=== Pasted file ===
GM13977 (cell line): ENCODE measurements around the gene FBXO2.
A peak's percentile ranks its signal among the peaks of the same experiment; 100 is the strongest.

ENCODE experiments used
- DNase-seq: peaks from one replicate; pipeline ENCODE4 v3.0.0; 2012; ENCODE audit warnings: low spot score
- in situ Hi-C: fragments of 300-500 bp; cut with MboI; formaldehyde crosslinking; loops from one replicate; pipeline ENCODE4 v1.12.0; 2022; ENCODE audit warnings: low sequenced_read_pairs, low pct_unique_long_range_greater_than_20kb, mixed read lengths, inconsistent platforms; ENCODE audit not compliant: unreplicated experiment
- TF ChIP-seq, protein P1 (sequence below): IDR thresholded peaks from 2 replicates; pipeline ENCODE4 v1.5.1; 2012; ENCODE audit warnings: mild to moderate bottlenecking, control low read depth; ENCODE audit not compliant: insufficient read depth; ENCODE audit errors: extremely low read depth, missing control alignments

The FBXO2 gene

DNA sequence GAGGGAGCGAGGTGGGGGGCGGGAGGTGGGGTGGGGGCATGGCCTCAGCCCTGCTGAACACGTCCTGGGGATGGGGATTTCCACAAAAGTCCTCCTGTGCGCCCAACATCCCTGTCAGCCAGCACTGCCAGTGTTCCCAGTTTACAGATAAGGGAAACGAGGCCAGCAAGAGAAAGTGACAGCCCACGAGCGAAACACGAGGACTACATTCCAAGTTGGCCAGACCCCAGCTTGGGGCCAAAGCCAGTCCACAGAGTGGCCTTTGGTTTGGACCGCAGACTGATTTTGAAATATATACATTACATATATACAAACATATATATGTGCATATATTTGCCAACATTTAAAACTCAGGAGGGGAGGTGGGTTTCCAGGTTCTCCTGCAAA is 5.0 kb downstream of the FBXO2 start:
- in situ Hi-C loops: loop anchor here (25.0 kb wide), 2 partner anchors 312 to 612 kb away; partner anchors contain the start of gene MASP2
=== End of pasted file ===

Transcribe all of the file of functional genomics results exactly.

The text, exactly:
GM13977 (cell line): ENCODE measurements around the gene FBXO2.
A peak's percentile ranks its signal among the peaks of the same experiment; 100 is the strongest.

ENCODE experiments used
- DNase-seq: peaks from one replicate; pipeline ENCODE4 v3.0.0; 2012; ENCODE audit warnings: low spot score
- in situ Hi-C: fragments of 300-500 bp; cut with MboI; formaldehyde crosslinking; loops from one replicate; pipeline ENCODE4 v1.12.0; 2022; ENCODE audit warnings: low sequenced_read_pairs, low pct_unique_long_range_greater_than_20kb, mixed read lengths, inconsistent platforms; ENCODE audit not compliant: unreplicated experiment
- TF ChIP-seq, protein P1 (sequence below): IDR thresholded peaks from 2 replicates; pipeline ENCODE4 v1.5.1; 2012; ENCODE audit warnings: mild to moderate bottlenecking, control low read depth; ENCODE audit not compliant: insufficient read depth; ENCODE audit errors: extremely low read depth, missing control alignments

The FBXO2 gene

DNA sequence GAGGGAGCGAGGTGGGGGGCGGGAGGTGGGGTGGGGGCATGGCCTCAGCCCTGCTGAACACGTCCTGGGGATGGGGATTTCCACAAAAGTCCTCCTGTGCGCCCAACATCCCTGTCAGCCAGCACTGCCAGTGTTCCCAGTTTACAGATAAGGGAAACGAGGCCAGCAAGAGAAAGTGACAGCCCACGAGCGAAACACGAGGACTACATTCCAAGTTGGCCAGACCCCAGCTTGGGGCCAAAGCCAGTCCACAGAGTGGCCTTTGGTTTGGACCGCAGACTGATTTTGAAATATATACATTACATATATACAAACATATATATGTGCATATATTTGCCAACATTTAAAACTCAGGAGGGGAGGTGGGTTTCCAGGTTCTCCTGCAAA is 5.0 kb downstream of the FBXO2 start:
- in situ Hi-C loops: loop anchor here (25.0 kb wide), 2 partner anchors 312 to 612 kb away; partner anchors contain the start of gene MASP2